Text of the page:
- Downey G., Coyne JC. Children of depressed parents: An integrative review. Psychological Bulletin 1990;108(1):50-76.
- Goodman SH. Depression in mothers. Annual Review of Clinical Psychology 2007;3:107-135.
- Goodman SH, Tully EC. Depression in women who are mothers: An integrative model of risk for the development of psychopathology in their sons and daughters. In: Keyes CLM, Goodman SH, eds. Women and depression: A handbook for the social, behavioral, and biomedical sciences. New York, NY: Cambridge University Press; 2006: 241-282.
- Cohn JF, Tronick EZ. Three-month-old infants’ reaction to simulated maternal depression. Child Development 1983;54(1):185-193.
- Field TM. Prenatal effects of maternal depression. In: Goodman SH, Gotlib IH, eds. Children of depressed parents: Mechanisms of risk and implications for treatment. Washington, DC: American Psychological Association; 2002: 59-88.
- Goodman SH, Gotlib IH. Risk for psychopathology in the children of depressed mothers: A developmental model for understanding mechanisms of transmission. Psychological Review 1999;106(3):458-490.
- Cummings EM, DeArth-Pendley G, Du Rocher Schudlich TD, Smith DA. Parental depression and family functioning: Toward a process-oriented model of children’s adjustment. In: Beach SR, ed. Marital and family processes in Depression: A scientific foundation for clinical practice. Washington, DC: American Psychological Association; 2001: 89-110.
- Emery RE. Interparental conflict and the children of discord and divorce. Psychological Bulletin 1982;92(2):310-330.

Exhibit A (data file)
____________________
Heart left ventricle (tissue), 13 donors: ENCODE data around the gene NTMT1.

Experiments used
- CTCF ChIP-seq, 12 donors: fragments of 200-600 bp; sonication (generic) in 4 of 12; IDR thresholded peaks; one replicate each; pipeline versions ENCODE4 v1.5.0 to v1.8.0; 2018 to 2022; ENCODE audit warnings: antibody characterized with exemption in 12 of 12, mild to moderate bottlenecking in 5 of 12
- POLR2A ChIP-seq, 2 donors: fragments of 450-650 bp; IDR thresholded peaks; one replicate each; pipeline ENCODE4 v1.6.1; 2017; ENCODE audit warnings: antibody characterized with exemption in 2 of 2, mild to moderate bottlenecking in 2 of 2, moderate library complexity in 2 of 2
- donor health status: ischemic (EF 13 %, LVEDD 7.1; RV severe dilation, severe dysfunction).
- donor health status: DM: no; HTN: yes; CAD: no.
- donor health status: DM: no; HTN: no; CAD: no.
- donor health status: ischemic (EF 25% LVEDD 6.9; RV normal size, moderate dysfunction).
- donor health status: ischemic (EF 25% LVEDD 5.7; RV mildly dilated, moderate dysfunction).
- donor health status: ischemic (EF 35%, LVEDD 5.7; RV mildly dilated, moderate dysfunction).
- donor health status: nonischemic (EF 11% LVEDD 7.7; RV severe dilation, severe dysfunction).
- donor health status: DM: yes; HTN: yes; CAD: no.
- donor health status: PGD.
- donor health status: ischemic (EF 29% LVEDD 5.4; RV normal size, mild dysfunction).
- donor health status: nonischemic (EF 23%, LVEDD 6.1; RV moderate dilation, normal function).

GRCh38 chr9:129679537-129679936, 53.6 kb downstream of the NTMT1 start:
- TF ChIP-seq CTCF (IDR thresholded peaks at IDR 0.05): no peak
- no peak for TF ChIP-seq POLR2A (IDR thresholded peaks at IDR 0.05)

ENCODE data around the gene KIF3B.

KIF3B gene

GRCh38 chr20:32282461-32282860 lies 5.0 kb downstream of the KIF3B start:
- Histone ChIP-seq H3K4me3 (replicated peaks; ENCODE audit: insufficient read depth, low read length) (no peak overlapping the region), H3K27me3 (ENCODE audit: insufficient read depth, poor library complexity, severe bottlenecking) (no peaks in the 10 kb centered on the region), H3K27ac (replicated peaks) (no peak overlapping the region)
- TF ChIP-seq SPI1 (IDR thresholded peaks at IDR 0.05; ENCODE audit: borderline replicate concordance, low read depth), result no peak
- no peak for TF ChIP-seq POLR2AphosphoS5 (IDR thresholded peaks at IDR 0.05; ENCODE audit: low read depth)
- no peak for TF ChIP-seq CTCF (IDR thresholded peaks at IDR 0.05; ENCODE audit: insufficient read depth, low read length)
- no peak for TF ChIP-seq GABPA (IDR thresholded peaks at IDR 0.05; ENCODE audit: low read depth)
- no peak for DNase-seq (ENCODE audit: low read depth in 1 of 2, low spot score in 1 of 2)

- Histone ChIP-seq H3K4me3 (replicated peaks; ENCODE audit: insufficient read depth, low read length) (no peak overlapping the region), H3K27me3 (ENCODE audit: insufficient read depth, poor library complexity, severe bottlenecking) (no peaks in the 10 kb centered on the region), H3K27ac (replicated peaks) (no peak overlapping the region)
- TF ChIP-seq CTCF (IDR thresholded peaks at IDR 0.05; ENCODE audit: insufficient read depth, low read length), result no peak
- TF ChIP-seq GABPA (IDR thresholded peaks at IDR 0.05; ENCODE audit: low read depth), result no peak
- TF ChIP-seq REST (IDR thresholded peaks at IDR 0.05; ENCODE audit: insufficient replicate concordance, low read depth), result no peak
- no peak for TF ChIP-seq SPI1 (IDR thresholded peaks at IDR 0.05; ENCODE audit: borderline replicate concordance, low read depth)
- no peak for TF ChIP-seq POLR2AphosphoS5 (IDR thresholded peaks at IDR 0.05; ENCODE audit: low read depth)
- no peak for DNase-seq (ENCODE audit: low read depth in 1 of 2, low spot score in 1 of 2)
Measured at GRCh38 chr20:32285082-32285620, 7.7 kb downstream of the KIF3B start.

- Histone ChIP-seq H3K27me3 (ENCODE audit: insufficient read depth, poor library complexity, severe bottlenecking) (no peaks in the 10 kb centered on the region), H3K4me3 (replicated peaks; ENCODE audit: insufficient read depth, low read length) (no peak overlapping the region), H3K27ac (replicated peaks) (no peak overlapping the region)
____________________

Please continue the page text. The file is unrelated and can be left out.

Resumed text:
- Hops H, Sherman L, Biglan A. Maternal depression, marital discord, and children’s behavior: A developmental perspective. In: Patterson GR, ed. Depression and aggression in family interaction. Hillsdale, NJ: Erlbaum;1990: 185-208.
- Cummings EM, Davies PT. Maternal depression and child development. Journal of Child Psychology and Psychiatry 1994;35(1):73-112.
- Cummings EM, Keller PS, Davies PT. Towards a family process model of maternal and paternal depressive symptoms: Exploring multiple relations with child and family functioning. Journal of Child Psychology and Psychiatry 2005;46(5): 479-489.
- Lovejoy MC, Graczyk PA, O’Hare E, Neuman G. Maternal depression and parenting behavior: A meta-analytic review. Clinical Psychology Review 2000;20(5):561-592.
- McCary CA, McMahon RJ, Conduct Problems Prevention Research Group. Mediators of the relation between maternal depressive symptoms and child internalizing and disruptive behavior disorders. Journal of Family Psychology 2003;17(4):545-556.